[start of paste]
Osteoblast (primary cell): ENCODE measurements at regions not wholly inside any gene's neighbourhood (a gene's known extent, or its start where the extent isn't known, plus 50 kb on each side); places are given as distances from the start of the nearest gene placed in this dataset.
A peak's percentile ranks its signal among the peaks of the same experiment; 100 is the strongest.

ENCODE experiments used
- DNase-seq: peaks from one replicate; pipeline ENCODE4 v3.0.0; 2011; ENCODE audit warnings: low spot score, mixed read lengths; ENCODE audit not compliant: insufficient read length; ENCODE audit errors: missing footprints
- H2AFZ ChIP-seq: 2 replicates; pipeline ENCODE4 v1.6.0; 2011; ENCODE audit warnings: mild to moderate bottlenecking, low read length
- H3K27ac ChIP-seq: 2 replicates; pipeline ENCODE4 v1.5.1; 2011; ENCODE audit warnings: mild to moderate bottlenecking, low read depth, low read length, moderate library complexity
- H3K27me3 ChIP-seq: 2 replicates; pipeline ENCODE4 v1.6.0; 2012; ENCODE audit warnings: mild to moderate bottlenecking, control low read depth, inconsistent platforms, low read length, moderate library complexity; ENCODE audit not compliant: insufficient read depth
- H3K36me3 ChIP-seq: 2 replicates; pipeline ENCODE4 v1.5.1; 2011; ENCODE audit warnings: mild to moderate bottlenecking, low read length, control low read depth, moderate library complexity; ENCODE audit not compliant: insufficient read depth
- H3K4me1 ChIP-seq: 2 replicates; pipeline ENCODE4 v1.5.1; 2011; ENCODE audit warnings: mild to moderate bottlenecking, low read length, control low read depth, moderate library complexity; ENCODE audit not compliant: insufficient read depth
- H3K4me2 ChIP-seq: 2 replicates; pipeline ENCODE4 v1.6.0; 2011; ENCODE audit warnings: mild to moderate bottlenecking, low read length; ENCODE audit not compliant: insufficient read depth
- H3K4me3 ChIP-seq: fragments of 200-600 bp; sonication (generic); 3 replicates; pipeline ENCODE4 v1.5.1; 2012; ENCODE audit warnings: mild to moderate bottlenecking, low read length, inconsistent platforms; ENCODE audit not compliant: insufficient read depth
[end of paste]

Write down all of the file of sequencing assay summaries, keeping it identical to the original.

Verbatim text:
Osteoblast (primary cell): ENCODE measurements at regions not wholly inside any gene's neighbourhood (a gene's known extent, or its start where the extent isn't known, plus 50 kb on each side); places are given as distances from the start of the nearest gene placed in this dataset.
A peak's percentile ranks its signal among the peaks of the same experiment; 100 is the strongest.

ENCODE experiments used
- DNase-seq: peaks from one replicate; pipeline ENCODE4 v3.0.0; 2011; ENCODE audit warnings: low spot score, mixed read lengths; ENCODE audit not compliant: insufficient read length; ENCODE audit errors: missing footprints
- H2AFZ ChIP-seq: 2 replicates; pipeline ENCODE4 v1.6.0; 2011; ENCODE audit warnings: mild to moderate bottlenecking, low read length
- H3K27ac ChIP-seq: 2 replicates; pipeline ENCODE4 v1.5.1; 2011; ENCODE audit warnings: mild to moderate bottlenecking, low read depth, low read length, moderate library complexity
- H3K27me3 ChIP-seq: 2 replicates; pipeline ENCODE4 v1.6.0; 2012; ENCODE audit warnings: mild to moderate bottlenecking, control low read depth, inconsistent platforms, low read length, moderate library complexity; ENCODE audit not compliant: insufficient read depth
- H3K36me3 ChIP-seq: 2 replicates; pipeline ENCODE4 v1.5.1; 2011; ENCODE audit warnings: mild to moderate bottlenecking, low read length, control low read depth, moderate library complexity; ENCODE audit not compliant: insufficient read depth
- H3K4me1 ChIP-seq: 2 replicates; pipeline ENCODE4 v1.5.1; 2011; ENCODE audit warnings: mild to moderate bottlenecking, low read length, control low read depth, moderate library complexity; ENCODE audit not compliant: insufficient read depth
- H3K4me2 ChIP-seq: 2 replicates; pipeline ENCODE4 v1.6.0; 2011; ENCODE audit warnings: mild to moderate bottlenecking, low read length; ENCODE audit not compliant: insufficient read depth
- H3K4me3 ChIP-seq: fragments of 200-600 bp; sonication (generic); 3 replicates; pipeline ENCODE4 v1.5.1; 2012; ENCODE audit warnings: mild to moderate bottlenecking, low read length, inconsistent platforms; ENCODE audit not compliant: insufficient read depth